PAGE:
Sudden acceleration didn't become a national issue for the automaker until this fall, when it announced its largest recall shortly after a 2009 Lexus ES accelerated out of control and crashed in San Diego County, killing an off-duty California Highway Patrol officer along with his wife, daughter and brother-in-law.

 

In a 5:30 a.m. conference call the day before Thanksgiving, Toyota detailed remedies to prevent acceleration problems it has blamed on gas pedals trapped by floor mats. Toyota will replace or modify pedals, replace floor mats, modify floor well padding and add new safety software to seven models, representing 4.26 million cars and trucks.

 

The campaign follows eight recalls in the U.S. over the last decade to fix problems that in the automaker's own words could cause sudden acceleration or faulty throttle system operation, Times research shows.

 

Two years ago, a NHTSA investigation found that the gas pedal in Camry and Lexus ES sedans could be trapped by rubber all-weather floor mats -- the same problem being addressed in the current recall. Toyota responded by recalling 55,000 of the vehicles, but only enlarged a warning label on the underside of the mat and on its packaging.

 

In 2005, Toyota recalled 3,567 Lexus IS 250 sedans because the gas pedal had a propensity to stick on a floor pad. In 2006, it recalled 367,594 Highlander and Lexus RX SUVs after receiving complaints that an interior cover could interfere with the accelerator pedal, keeping it depressed.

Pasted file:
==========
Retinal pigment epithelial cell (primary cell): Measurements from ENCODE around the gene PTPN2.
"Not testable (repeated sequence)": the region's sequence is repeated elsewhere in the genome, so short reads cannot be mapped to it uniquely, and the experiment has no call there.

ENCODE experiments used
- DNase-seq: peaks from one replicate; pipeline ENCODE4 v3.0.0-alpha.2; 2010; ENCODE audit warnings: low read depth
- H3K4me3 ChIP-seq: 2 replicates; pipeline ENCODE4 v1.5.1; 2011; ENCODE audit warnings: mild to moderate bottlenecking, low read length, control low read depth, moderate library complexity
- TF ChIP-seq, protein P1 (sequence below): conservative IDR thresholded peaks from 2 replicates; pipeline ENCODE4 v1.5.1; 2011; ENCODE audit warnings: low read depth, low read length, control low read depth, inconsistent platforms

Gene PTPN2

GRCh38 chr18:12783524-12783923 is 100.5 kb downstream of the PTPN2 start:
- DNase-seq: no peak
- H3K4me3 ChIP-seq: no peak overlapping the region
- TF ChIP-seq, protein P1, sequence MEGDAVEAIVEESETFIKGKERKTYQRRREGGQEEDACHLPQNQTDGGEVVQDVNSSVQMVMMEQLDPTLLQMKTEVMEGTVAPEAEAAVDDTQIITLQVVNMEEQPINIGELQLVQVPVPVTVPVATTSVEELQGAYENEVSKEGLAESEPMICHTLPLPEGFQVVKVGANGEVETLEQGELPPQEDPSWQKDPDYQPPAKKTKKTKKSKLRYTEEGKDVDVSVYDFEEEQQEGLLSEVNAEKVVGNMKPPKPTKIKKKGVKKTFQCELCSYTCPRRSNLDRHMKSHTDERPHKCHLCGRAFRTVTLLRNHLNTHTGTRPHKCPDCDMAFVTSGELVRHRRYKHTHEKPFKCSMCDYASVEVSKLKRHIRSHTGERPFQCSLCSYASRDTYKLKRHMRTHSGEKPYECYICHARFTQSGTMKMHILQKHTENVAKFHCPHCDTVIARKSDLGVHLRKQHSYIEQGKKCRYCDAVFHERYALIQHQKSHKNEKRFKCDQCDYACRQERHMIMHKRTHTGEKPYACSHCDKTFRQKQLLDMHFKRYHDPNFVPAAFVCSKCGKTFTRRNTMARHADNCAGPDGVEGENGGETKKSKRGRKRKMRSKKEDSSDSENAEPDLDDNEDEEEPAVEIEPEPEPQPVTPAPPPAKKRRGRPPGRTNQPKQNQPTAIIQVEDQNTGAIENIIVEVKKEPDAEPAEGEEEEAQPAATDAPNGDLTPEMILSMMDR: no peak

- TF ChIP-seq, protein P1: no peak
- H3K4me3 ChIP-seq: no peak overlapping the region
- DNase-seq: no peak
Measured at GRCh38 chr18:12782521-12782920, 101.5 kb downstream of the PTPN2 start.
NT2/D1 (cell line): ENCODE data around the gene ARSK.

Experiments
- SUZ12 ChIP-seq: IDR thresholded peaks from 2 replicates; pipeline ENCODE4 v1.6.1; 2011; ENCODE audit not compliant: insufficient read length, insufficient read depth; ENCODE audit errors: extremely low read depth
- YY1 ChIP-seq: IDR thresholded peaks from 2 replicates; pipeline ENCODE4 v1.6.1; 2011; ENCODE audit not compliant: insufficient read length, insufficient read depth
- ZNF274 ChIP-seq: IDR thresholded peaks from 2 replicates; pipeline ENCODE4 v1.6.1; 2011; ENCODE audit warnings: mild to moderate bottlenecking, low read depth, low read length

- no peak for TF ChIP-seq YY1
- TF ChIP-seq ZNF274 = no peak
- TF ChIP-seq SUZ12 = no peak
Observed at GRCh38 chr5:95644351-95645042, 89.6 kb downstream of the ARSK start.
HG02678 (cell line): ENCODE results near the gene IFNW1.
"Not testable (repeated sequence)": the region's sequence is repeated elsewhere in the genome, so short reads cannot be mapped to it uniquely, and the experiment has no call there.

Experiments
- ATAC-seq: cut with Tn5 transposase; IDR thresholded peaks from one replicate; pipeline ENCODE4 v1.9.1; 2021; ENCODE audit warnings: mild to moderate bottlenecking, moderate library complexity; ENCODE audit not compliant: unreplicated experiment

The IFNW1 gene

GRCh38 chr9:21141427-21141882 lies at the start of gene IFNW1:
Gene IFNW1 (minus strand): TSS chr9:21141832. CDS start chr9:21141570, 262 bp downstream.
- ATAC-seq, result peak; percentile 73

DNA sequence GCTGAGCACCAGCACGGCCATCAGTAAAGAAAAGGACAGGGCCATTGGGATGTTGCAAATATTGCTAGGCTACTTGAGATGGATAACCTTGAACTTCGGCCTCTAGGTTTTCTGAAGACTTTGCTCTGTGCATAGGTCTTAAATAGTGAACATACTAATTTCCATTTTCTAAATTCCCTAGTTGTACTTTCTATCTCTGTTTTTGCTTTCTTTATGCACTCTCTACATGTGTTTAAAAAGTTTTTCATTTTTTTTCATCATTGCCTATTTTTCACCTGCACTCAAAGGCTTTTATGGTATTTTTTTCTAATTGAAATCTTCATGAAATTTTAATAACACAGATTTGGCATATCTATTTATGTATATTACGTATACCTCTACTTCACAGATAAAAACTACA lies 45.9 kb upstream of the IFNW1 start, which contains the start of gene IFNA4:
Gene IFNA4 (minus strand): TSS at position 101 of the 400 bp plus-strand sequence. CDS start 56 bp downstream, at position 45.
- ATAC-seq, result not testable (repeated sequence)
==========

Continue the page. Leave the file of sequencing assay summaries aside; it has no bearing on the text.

All those followed a 2003 recall in Canada of 408 Celicas, also for floor mat interference with the accelerator pedal.

 

In the ongoing Sienna recall, Toyota is replacing a hard-plastic trim panel over the center console. In its statement to The Times, the automaker said that pedal entrapment could only be caused in the event of a missing attachment clip, which might not be replaced after service work.

 

Toyota said it issued the recall voluntarily after a single complaint to NHTSA prompted an investigation by the agency. "In response to Toyota's voluntary campaign, regulators closed the investigation," the company said.

 

NHTSA officials did not respond to a written question about the recall and the agency's oversight of the matter.

 

The Sienna incident wasn't the only time that Toyota issued a recall long after discovering a problem.

 

In 1994, NHTSA slapped Toyota with a $250,000 fine, at the time the agency's second-largest, for providing misleading information about a fuel leak in Land Cruisers and waiting two years to undertake a recall to fix the problem. Toyota acknowledged that it failed to conduct a timely recall but denied withholding information from the agency.

 

A decade later, Toyota recalled about 330,000 vehicles in Japan after a 2004 crash there -- caused by a broken steering linkage -- seriously injured five people. The vehicle in the accident, a Hilux Surf, was sold in the U.S. as the 4Runner. Other truck models sold here, including the Toyota 4x4 and T100 pickups, also used the same linkage, a steering relay rod.

 

Despite that, the company told NHTSA in an October 2004 letter that it would not conduct a U.S. recall because it had not received information here indicating a problem with the part.